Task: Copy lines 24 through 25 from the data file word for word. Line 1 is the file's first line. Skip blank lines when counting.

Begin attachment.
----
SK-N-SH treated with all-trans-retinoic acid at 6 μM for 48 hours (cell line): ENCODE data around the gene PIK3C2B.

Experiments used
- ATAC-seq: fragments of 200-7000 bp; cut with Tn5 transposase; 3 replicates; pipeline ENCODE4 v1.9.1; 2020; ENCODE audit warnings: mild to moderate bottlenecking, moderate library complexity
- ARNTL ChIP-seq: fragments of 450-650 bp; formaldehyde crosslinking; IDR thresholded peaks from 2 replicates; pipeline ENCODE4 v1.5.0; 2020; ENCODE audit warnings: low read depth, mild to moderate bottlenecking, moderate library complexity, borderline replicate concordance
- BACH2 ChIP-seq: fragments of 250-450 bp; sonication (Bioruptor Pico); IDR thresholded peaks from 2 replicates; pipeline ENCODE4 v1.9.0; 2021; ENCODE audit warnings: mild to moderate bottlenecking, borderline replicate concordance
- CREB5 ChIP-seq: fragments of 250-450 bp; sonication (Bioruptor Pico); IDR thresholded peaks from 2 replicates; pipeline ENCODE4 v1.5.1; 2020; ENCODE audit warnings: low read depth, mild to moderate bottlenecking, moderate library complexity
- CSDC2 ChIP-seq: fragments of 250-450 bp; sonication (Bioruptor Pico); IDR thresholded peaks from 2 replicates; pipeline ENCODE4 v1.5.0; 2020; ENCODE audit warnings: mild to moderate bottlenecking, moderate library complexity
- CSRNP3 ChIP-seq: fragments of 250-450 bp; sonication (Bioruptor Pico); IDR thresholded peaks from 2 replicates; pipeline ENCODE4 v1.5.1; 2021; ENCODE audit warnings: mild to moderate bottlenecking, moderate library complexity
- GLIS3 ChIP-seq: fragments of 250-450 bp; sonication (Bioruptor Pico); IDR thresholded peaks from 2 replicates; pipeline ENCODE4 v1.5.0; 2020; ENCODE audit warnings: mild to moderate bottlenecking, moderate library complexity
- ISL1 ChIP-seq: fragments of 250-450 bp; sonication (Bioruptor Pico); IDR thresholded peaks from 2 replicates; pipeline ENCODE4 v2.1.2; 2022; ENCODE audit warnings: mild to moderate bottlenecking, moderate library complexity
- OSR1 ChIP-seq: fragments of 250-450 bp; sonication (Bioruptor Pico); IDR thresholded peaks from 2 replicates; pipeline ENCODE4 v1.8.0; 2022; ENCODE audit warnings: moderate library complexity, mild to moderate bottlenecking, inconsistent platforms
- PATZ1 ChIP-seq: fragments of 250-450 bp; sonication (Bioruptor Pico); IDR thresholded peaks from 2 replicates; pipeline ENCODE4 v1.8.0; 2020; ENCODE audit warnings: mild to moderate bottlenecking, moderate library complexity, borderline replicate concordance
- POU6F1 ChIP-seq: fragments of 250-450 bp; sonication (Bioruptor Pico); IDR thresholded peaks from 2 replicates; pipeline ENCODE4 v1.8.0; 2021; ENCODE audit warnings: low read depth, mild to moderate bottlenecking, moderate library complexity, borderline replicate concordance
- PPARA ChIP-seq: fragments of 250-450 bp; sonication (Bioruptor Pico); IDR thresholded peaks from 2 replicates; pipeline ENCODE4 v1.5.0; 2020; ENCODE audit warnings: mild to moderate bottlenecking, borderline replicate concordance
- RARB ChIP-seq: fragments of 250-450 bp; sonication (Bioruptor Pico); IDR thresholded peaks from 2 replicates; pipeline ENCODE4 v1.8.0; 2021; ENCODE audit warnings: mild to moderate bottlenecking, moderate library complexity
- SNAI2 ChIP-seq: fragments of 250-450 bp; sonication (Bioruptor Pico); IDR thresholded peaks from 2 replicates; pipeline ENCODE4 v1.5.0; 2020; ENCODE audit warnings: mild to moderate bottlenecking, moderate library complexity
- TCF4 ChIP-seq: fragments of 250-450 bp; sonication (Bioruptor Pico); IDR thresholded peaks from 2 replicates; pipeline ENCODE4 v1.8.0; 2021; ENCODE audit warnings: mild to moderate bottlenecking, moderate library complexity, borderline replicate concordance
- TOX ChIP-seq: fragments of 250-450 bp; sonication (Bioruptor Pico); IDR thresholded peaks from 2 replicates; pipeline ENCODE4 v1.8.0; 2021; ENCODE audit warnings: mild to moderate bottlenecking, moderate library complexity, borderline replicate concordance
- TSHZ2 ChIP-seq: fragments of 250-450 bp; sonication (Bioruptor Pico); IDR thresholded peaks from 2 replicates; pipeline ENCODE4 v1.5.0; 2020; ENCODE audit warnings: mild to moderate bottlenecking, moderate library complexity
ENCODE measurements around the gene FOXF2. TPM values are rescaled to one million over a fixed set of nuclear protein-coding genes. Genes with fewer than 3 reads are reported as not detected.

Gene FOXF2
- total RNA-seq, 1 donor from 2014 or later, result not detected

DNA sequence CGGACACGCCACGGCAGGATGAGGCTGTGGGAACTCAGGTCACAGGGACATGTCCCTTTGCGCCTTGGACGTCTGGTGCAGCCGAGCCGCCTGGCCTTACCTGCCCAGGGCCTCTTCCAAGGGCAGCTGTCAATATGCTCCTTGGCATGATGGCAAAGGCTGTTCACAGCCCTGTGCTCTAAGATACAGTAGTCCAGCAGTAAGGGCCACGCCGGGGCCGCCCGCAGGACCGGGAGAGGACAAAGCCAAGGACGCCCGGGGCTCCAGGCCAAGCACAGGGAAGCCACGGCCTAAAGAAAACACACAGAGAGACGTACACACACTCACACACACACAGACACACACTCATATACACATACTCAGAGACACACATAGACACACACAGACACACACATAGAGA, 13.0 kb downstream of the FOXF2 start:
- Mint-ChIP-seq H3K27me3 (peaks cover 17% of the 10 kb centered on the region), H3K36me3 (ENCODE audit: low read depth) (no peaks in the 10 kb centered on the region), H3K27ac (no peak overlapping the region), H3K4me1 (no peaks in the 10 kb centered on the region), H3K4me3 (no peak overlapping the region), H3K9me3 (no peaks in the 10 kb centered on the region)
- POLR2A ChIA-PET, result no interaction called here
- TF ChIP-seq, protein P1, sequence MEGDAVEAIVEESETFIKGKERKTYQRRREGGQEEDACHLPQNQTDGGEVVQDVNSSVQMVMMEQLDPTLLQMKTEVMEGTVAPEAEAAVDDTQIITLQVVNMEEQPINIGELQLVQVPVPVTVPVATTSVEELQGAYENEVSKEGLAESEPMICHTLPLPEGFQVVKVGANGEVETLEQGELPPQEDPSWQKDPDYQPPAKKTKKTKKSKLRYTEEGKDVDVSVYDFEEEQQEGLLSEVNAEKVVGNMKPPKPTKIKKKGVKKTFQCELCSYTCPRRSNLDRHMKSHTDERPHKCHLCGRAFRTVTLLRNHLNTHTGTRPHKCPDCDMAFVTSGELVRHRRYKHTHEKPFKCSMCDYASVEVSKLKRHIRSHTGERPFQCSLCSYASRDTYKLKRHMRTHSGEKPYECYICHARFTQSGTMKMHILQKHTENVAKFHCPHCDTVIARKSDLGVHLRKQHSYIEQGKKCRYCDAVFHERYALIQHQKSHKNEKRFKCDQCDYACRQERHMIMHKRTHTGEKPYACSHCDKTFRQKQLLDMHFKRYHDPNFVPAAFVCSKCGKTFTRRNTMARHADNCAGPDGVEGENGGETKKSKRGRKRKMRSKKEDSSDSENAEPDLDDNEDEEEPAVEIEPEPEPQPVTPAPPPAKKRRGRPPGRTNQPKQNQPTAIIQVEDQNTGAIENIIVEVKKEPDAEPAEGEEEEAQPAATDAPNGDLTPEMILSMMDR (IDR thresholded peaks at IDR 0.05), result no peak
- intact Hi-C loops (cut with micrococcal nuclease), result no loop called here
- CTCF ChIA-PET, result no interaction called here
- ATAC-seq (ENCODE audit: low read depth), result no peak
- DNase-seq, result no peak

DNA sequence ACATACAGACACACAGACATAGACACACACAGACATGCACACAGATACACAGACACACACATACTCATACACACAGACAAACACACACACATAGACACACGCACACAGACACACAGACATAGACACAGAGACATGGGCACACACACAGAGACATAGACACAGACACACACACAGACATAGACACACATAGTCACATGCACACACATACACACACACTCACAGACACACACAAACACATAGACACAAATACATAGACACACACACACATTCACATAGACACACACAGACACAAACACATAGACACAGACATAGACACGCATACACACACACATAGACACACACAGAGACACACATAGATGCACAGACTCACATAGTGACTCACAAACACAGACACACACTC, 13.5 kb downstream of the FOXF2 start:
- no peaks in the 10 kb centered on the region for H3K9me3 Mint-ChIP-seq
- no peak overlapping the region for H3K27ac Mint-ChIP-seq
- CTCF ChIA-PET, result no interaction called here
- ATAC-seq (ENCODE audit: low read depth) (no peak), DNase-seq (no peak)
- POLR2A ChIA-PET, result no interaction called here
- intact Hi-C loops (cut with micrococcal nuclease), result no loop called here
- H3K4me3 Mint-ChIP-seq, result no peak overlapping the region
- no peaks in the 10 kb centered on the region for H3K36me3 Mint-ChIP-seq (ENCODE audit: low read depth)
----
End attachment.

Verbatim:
- Mint-ChIP-seq H3K27me3 (peaks cover 17% of the 10 kb centered on the region), H3K36me3 (ENCODE audit: low read depth) (no peaks in the 10 kb centered on the region), H3K27ac (no peak overlapping the region), H3K4me1 (no peaks in the 10 kb centered on the region), H3K4me3 (no peak overlapping the region), H3K9me3 (no peaks in the 10 kb centered on the region)
- POLR2A ChIA-PET, result no interaction called here